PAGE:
I wear a variety of hats when it comes to my career: I’m a writer, a songwriter/recording artist, a university instructor and a radio broadcaster. It sounds like a lot of hats to wear, but actually, my roles are pretty connected. I should rewind the tape, though.
Back in the late 90s, when I embarked on my first “official" career in professional music, I had no idea I’d be doing all the things I’m doing now. Back then, at 27, I had a singular goal—to play music full time. Believe it or not, I actually pulled it off for a few years. I just worked on music and managed to pay the rent with a little help from my record label at the time. Then, in the early 2000s, the winds shifted. Napster blew into town, major labels lost their industry grip, and I found myself out of a record contract. So I dug out my barista hat (yes, another hat!) and went back to being an indie musician/local coffee-shop guy.
Thinking outside the box: From musician to radio host
That formula worked for a while—until it didn’t. Pushing mid-30s, I wanted out of the service industry. I started looking around for other job options, all the while thinking, “What the heck are all my years as a professional musician worth to anyone besides me?” Turns out, to the CBC, more than I thought! They actually offered me, the artsy-fartsy guy, a job. I went home, hung up my server hat, and packed my bags for Vancouver. I spent the next three years in the host chair at CBC Radio 3 talking on-air about Canadian independent music. All the years I spent alone in my apartment writing songs and sitting in the tour van were actually an asset when it came to talking about music on the radio or interviewing bands.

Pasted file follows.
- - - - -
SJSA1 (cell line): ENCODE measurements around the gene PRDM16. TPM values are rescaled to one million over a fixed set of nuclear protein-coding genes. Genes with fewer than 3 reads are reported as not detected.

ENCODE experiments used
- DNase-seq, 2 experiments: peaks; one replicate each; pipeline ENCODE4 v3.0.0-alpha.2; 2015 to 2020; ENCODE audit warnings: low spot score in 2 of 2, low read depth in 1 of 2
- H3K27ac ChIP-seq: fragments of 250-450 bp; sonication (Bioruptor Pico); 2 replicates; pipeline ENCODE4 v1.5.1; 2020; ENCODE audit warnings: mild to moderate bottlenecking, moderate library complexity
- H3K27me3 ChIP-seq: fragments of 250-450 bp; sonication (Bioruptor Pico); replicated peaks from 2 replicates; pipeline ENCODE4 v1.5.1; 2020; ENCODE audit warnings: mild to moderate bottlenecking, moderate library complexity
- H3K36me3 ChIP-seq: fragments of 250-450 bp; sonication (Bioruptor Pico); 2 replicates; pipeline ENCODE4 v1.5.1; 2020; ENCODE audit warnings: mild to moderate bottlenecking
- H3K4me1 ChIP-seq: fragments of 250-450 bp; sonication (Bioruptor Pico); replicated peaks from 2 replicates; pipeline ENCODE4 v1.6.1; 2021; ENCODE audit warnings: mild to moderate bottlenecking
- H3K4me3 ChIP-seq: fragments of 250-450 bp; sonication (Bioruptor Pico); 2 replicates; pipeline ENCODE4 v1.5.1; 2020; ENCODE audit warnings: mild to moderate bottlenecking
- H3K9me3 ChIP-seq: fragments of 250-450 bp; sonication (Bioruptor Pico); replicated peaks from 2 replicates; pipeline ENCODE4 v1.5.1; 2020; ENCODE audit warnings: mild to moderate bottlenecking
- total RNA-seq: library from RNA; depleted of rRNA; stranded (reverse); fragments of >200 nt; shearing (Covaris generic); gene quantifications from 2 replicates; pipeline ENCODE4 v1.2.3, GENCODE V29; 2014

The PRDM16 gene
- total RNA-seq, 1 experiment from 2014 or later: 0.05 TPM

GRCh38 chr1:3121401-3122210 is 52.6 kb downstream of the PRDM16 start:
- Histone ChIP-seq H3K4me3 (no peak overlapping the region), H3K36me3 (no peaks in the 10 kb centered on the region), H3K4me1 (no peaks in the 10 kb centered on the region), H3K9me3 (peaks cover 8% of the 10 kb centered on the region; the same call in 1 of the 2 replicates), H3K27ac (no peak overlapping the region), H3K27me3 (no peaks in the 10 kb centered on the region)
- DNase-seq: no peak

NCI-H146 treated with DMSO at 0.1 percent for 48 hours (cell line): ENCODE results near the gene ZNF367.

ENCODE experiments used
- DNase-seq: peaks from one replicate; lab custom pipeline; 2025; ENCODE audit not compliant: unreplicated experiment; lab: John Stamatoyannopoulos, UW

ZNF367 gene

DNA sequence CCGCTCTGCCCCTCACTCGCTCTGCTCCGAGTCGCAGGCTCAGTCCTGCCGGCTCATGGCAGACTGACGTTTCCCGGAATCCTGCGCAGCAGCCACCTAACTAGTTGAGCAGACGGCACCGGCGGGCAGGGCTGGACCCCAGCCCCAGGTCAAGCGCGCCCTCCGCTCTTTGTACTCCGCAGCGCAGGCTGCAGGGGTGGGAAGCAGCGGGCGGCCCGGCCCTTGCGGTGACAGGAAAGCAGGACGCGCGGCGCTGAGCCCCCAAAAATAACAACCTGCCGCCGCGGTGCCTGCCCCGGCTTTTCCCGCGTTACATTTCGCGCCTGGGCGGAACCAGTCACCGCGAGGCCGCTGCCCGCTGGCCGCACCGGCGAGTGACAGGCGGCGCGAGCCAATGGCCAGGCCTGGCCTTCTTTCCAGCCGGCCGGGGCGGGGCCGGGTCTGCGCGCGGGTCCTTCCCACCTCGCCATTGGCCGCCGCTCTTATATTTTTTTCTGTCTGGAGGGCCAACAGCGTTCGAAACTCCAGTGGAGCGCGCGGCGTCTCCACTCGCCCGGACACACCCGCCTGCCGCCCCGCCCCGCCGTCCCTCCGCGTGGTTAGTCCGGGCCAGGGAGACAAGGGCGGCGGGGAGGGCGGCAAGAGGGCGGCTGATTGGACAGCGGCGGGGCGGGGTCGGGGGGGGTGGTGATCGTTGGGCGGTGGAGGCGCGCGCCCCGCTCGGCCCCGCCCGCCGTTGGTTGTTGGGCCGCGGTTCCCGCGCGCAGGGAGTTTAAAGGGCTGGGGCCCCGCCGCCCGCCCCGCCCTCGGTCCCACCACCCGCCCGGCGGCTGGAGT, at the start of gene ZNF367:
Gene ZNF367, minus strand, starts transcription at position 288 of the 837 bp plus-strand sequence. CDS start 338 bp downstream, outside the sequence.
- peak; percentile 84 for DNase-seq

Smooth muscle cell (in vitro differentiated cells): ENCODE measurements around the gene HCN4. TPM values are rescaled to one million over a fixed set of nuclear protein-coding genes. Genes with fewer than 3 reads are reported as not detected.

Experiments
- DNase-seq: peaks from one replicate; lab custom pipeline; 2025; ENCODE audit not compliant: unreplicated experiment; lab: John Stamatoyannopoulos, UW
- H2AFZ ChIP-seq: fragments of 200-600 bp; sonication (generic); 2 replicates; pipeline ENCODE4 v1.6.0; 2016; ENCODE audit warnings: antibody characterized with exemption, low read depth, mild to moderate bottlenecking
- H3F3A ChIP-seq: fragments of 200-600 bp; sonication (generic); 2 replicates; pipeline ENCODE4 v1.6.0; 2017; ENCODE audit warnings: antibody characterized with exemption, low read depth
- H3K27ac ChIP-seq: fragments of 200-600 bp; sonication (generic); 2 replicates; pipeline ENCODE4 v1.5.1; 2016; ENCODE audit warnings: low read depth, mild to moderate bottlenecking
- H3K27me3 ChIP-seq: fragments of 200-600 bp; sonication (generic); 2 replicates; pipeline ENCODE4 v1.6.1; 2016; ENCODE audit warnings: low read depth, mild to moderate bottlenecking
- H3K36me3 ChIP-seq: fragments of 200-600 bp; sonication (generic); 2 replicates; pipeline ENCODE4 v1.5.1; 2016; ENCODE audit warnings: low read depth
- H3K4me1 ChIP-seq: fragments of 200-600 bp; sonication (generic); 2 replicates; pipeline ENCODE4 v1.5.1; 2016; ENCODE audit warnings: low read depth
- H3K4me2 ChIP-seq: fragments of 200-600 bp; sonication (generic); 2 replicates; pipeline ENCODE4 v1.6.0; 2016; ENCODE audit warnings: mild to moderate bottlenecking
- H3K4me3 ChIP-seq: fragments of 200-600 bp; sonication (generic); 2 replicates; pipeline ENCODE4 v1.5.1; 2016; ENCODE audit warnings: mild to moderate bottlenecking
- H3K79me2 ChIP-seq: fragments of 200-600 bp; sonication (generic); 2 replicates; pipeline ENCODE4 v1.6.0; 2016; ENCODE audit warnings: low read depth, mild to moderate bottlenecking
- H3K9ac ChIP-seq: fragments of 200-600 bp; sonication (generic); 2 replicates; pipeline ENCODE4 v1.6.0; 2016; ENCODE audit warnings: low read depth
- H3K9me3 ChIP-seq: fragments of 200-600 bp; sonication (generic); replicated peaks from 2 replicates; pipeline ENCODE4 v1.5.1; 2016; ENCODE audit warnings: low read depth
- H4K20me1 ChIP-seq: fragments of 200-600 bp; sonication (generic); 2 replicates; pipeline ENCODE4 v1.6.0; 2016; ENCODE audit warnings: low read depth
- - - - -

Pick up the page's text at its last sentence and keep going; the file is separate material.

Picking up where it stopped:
Fast-forward a few years to 2008 and the global economic crash. Over at the CBC, water cooler chatter quickly turned to impending job cuts. Rumble turned to roar, and rumours to reality. One morning, I walked into the studio to do a radio show and walked out with a white envelope and a redundancy letter. I sat at my desk and stared out the window while my co-worker sobbed beside me. She had a white envelope on her desk too.
When in doubt, learn something new
I drifted, anchor-less, for a few months until it hit me—why not go back to school? After some online research, I decided to apply to just one program: the creative writing master’s degree at UBC. Call it gut instinct. I could have applied to something with clearer job trajectories, but I didn’t. I felt motivated to become a better writer, so I scrounged up a portfolio, put my song lyrics on the top of the pile, and sent off the package. To my surprise, a few months later, I got in.
Turning art into a career
The next three years at the MFA program at UBC were brilliant. I found mentors, developed friendships, and learned about the craft of writing. As a student, I worked as a TA, and once I graduated, I turned my teaching experience into an actual teaching job.
I currently teach a class in lyric writing as well as a popular introduction to creative writing course. Being part of a department where your fellow faculty members are all working artists—be they poets, fiction writers, screenwriters, playwrights, graphic novelists and so on—makes for an inspiring place to be, and I feel motivated to continue working on my art. I am currently writing a collection of short fiction, a memoir and, of course, an album of new songs.